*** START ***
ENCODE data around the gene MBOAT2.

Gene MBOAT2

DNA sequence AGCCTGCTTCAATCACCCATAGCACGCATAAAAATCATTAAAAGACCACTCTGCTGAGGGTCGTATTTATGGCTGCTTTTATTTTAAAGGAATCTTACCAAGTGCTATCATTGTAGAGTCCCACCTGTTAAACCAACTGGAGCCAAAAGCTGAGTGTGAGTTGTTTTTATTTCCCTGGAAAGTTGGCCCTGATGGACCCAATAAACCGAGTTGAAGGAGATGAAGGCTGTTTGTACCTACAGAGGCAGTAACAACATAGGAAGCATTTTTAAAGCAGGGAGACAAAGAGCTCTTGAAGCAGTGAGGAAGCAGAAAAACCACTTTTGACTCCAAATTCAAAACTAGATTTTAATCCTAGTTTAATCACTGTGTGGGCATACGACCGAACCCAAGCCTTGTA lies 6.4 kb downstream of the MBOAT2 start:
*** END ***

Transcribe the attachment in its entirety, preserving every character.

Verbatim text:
ENCODE data around the gene MBOAT2.

Gene MBOAT2

DNA sequence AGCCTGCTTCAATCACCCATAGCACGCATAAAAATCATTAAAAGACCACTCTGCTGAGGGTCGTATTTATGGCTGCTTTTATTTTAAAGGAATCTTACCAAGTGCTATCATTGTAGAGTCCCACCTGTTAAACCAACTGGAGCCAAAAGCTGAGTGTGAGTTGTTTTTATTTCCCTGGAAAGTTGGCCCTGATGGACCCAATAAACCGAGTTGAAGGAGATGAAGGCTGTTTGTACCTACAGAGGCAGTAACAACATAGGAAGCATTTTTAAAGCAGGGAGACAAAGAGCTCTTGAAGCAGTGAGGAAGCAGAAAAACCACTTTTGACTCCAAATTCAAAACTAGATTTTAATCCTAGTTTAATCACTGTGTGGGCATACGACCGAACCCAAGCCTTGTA lies 6.4 kb downstream of the MBOAT2 start: